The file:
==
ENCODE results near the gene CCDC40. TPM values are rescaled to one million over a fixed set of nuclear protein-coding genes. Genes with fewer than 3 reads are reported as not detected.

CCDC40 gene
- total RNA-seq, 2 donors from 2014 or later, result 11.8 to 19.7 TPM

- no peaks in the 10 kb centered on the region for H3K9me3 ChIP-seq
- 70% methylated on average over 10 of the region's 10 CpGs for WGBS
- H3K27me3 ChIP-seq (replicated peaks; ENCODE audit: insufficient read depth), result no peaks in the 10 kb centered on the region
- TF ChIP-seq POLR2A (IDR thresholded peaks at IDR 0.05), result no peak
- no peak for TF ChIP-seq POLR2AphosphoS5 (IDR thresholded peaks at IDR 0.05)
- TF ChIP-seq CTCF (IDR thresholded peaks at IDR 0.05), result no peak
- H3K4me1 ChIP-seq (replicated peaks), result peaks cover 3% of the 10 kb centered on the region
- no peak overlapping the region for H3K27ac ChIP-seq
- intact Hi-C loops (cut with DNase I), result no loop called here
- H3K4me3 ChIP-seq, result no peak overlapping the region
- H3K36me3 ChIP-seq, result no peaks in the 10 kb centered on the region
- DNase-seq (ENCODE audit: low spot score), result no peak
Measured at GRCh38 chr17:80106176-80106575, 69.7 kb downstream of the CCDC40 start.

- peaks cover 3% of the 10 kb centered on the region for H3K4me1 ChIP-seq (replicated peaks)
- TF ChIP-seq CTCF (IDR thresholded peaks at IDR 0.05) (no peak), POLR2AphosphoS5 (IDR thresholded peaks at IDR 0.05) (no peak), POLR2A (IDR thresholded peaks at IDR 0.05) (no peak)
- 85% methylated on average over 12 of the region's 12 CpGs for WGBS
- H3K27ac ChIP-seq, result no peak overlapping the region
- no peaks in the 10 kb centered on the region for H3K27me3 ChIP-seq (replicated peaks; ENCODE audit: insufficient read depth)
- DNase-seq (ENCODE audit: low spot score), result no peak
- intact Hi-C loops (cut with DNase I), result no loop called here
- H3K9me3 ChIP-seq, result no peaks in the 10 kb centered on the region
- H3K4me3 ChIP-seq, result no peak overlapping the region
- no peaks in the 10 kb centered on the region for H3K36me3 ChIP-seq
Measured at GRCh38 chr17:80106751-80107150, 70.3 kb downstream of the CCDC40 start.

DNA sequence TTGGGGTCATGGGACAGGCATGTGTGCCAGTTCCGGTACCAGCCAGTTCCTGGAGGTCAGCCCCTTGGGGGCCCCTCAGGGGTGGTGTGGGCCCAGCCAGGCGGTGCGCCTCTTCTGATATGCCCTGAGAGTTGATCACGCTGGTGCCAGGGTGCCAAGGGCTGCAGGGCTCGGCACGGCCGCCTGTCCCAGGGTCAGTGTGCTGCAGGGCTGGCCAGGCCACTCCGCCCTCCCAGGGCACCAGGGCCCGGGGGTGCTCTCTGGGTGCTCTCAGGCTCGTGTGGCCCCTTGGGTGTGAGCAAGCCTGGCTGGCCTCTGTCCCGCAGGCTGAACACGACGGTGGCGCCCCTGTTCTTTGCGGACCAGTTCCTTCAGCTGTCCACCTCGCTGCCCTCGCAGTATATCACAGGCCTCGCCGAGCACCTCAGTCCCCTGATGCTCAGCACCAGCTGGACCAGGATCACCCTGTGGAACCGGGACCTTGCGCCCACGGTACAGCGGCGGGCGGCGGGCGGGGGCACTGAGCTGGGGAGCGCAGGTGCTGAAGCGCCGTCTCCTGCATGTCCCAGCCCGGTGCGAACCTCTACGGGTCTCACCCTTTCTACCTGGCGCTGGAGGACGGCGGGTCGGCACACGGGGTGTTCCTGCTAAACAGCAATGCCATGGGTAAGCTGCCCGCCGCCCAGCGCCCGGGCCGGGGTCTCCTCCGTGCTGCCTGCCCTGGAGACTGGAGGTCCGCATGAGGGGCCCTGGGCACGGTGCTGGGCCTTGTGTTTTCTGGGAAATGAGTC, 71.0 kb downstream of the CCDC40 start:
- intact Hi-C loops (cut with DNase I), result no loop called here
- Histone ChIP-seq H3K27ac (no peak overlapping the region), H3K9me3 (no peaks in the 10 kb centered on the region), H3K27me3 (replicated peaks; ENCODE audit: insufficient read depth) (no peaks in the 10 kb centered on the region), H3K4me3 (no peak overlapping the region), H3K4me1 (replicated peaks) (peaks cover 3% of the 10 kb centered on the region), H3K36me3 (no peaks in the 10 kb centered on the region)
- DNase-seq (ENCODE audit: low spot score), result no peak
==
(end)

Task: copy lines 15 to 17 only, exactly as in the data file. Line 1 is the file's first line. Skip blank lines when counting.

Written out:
- DNase-seq (ENCODE audit: low spot score), result no peak
Measured at GRCh38 chr17:80106176-80106575, 69.7 kb downstream of the CCDC40 start.

- peaks cover 3% of the 10 kb centered on the region for H3K4me1 ChIP-seq (replicated peaks)